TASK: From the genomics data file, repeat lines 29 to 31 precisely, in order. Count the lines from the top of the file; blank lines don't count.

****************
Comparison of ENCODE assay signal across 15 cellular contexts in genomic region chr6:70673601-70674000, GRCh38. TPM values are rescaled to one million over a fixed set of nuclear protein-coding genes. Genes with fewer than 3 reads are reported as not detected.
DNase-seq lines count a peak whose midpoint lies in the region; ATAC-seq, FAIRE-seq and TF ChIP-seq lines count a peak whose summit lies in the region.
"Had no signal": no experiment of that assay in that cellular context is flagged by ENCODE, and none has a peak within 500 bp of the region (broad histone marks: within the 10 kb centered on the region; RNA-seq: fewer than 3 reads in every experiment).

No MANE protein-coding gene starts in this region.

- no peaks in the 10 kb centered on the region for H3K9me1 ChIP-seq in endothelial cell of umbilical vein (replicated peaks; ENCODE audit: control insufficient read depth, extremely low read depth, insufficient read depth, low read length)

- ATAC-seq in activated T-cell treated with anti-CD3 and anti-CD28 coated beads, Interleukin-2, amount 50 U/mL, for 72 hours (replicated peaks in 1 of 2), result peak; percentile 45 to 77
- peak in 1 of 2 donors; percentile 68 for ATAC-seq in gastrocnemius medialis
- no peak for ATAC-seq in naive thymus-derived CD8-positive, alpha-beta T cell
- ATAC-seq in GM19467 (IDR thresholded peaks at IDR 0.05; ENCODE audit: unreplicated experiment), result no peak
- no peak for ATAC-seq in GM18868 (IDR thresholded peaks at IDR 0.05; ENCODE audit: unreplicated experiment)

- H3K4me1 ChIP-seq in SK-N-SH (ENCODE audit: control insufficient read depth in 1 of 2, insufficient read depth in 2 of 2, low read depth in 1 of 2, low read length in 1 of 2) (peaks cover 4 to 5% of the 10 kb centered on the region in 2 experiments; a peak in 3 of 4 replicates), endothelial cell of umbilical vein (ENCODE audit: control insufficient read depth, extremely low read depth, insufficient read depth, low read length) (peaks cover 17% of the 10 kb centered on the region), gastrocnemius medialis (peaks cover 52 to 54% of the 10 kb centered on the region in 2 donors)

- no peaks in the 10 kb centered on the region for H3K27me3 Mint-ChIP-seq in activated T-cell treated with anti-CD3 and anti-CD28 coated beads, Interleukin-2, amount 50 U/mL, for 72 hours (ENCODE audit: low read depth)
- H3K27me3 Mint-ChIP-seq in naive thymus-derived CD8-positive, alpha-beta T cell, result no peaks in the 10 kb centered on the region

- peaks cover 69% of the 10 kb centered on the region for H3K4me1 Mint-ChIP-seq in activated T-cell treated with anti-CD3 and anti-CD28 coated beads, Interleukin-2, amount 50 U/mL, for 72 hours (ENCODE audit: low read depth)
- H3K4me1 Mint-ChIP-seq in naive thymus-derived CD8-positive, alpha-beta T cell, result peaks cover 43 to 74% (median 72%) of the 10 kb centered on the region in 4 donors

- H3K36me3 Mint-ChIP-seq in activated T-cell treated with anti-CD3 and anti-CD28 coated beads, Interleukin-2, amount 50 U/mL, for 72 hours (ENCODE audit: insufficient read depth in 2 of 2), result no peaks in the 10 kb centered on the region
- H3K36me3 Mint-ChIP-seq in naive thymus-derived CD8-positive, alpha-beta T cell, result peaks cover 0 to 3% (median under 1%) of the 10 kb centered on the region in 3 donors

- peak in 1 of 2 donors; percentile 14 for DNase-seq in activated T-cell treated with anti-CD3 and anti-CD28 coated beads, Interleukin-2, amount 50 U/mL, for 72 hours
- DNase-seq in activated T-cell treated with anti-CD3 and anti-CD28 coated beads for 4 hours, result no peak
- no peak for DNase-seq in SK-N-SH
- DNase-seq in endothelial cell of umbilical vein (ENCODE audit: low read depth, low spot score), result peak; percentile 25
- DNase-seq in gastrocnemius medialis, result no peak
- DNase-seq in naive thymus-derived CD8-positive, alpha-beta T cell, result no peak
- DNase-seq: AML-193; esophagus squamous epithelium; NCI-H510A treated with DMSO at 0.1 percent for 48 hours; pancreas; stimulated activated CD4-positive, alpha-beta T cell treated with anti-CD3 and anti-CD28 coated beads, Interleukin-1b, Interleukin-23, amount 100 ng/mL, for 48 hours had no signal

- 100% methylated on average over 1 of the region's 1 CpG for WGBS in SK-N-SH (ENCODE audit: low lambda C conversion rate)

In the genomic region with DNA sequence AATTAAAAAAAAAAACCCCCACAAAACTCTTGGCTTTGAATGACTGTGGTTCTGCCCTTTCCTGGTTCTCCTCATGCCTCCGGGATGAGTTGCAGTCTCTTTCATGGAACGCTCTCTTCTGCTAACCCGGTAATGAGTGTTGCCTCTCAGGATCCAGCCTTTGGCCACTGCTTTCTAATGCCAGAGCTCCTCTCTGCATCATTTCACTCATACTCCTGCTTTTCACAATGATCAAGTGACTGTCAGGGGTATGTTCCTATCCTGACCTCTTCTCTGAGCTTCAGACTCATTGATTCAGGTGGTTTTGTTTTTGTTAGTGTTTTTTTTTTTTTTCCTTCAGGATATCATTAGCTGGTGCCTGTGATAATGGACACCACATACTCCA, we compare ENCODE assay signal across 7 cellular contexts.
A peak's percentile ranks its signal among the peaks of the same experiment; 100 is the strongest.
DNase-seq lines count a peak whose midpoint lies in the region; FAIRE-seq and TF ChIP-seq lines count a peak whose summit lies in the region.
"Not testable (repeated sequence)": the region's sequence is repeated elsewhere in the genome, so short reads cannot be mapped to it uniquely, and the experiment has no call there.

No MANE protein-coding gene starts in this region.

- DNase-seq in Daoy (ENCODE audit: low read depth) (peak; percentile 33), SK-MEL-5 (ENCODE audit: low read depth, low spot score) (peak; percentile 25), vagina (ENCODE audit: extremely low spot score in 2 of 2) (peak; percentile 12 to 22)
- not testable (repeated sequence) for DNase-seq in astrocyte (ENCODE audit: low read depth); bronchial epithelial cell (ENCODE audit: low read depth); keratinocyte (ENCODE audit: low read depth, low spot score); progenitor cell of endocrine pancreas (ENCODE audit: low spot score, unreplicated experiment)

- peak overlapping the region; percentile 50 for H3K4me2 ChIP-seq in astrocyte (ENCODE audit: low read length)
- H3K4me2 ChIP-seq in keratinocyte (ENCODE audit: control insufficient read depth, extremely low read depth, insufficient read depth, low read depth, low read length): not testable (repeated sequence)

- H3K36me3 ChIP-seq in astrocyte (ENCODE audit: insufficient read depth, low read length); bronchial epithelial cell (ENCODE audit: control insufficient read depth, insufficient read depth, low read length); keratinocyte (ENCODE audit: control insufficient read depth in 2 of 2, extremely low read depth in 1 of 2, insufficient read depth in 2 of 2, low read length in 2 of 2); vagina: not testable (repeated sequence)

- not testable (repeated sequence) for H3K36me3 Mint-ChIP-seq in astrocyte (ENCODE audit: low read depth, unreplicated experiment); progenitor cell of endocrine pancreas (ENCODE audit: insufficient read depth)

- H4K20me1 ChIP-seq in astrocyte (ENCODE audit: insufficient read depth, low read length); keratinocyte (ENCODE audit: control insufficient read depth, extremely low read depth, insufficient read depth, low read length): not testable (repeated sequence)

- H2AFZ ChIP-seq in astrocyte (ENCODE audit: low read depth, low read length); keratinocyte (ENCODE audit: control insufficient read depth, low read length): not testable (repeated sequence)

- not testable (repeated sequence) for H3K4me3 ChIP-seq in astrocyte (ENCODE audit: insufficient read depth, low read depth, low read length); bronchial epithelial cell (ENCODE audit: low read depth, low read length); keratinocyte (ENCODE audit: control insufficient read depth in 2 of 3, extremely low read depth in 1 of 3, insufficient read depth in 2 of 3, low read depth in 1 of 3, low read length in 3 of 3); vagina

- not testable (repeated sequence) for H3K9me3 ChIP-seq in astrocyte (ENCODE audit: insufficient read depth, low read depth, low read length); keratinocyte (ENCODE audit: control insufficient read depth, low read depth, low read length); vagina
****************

"Not testable (repeated sequence)": the region's sequence is repeated elsewhere in the genome, so short reads cannot be mapped to it uniquely, and the experiment has no call there.

No MANE protein-coding gene starts in this region.

- DNase-seq in Daoy (ENCODE audit: low read depth) (peak; percentile 33), SK-MEL-5 (ENCODE audit: low read depth, low spot score) (peak; percentile 25), vagina (ENCODE audit: extremely low spot score in 2 of 2) (peak; percentile 12 to 22)